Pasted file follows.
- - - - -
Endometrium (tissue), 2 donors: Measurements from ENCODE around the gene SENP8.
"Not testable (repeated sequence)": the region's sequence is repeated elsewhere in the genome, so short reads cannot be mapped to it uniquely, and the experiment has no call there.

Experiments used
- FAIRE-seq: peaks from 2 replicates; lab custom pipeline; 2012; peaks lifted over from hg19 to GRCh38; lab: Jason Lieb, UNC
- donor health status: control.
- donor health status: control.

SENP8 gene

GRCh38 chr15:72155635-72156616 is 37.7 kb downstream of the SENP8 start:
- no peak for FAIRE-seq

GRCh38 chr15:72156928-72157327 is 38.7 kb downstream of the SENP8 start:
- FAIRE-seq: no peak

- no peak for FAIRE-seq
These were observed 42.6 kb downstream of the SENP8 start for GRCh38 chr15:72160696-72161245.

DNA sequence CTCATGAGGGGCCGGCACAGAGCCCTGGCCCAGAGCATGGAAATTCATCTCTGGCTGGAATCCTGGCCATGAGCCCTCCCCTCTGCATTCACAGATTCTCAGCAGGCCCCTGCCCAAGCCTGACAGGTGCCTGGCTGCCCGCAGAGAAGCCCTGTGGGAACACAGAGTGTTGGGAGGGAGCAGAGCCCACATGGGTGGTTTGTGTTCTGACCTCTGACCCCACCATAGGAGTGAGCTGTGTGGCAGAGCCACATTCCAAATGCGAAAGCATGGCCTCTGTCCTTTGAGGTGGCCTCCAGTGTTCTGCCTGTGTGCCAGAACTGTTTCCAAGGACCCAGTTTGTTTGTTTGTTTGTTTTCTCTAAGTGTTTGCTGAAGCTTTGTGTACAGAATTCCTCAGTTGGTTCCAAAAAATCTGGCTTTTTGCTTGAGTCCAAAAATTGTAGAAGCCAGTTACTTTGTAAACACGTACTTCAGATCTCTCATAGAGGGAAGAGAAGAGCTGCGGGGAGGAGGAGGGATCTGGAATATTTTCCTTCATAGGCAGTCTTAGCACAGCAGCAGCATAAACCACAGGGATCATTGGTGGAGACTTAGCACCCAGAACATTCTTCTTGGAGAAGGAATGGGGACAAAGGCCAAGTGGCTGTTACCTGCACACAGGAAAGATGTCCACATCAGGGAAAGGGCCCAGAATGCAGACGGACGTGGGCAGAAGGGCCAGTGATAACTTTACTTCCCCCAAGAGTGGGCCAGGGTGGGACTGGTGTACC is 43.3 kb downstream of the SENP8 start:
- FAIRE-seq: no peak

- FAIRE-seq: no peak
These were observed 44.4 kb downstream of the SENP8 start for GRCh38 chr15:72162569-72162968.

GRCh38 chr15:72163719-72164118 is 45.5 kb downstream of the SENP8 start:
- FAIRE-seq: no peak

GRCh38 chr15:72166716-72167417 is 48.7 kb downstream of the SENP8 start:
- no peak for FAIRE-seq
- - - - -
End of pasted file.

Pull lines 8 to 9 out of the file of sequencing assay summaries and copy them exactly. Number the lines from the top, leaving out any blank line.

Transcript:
GRCh38 chr15:72155635-72156616 is 37.7 kb downstream of the SENP8 start:
- no peak for FAIRE-seq